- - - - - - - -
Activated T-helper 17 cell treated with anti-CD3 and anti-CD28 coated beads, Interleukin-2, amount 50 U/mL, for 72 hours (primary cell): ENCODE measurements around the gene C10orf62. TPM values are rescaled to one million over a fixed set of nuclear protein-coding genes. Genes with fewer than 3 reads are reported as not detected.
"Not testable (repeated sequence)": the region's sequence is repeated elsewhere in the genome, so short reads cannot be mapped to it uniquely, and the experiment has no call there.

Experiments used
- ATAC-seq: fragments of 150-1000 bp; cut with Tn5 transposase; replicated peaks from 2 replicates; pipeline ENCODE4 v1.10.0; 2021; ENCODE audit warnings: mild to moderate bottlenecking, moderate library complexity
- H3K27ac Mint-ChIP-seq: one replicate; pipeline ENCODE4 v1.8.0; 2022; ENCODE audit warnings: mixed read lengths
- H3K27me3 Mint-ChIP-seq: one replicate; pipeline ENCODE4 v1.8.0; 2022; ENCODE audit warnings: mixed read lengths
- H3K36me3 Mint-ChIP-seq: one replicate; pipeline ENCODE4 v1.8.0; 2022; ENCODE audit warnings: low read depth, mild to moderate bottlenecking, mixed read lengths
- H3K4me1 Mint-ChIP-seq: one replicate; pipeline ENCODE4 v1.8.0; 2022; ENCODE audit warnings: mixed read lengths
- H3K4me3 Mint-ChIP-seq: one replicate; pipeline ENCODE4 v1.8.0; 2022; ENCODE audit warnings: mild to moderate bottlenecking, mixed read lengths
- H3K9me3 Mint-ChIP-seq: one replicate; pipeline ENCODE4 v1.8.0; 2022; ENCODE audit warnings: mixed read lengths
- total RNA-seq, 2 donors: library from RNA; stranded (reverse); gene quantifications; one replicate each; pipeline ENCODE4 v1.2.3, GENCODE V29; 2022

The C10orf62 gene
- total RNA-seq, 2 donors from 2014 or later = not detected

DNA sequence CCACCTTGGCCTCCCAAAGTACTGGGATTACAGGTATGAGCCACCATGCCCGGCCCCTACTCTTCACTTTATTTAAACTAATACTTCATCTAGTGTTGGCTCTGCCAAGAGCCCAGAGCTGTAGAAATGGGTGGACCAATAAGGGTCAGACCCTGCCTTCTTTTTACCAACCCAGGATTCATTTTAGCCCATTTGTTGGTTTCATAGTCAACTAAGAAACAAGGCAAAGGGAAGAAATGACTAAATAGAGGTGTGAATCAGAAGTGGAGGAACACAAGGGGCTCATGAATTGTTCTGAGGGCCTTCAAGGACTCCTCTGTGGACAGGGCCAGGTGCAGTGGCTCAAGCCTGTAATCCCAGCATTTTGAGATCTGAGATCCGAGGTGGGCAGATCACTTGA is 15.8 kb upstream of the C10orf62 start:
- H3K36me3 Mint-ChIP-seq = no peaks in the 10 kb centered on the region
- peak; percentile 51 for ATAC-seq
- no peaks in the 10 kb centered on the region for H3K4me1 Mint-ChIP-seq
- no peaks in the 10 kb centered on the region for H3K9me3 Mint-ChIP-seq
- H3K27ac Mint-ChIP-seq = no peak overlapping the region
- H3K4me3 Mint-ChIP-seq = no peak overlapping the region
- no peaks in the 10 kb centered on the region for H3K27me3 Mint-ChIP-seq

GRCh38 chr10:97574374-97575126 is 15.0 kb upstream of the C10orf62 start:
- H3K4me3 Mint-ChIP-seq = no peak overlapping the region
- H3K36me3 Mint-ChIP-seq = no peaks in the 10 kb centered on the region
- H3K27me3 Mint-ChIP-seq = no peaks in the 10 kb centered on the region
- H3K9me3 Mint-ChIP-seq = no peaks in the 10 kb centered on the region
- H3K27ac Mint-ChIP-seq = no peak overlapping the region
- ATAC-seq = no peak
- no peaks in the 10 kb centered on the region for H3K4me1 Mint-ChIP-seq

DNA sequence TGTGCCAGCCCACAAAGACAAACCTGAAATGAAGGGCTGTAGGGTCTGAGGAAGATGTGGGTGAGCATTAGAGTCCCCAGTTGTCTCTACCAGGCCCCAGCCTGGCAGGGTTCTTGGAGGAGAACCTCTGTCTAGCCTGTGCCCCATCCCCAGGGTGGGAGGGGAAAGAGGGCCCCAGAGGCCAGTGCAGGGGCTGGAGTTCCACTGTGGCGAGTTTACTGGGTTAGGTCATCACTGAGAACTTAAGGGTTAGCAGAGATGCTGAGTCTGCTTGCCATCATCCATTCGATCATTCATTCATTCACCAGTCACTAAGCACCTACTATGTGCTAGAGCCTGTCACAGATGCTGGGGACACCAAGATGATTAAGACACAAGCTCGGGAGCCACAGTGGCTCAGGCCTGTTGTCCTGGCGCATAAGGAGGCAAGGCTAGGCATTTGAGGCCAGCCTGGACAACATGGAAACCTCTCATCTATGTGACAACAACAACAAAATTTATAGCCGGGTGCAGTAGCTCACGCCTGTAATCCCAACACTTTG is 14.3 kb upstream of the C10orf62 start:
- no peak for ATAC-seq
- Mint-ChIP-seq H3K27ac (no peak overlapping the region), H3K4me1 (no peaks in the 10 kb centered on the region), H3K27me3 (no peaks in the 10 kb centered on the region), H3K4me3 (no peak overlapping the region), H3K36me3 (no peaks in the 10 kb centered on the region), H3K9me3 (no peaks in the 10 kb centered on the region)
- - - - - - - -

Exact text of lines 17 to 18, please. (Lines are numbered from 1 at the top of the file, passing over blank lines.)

- no peaks in the 10 kb centered on the region for H3K4me1 Mint-ChIP-seq
- no peaks in the 10 kb centered on the region for H3K9me3 Mint-ChIP-seq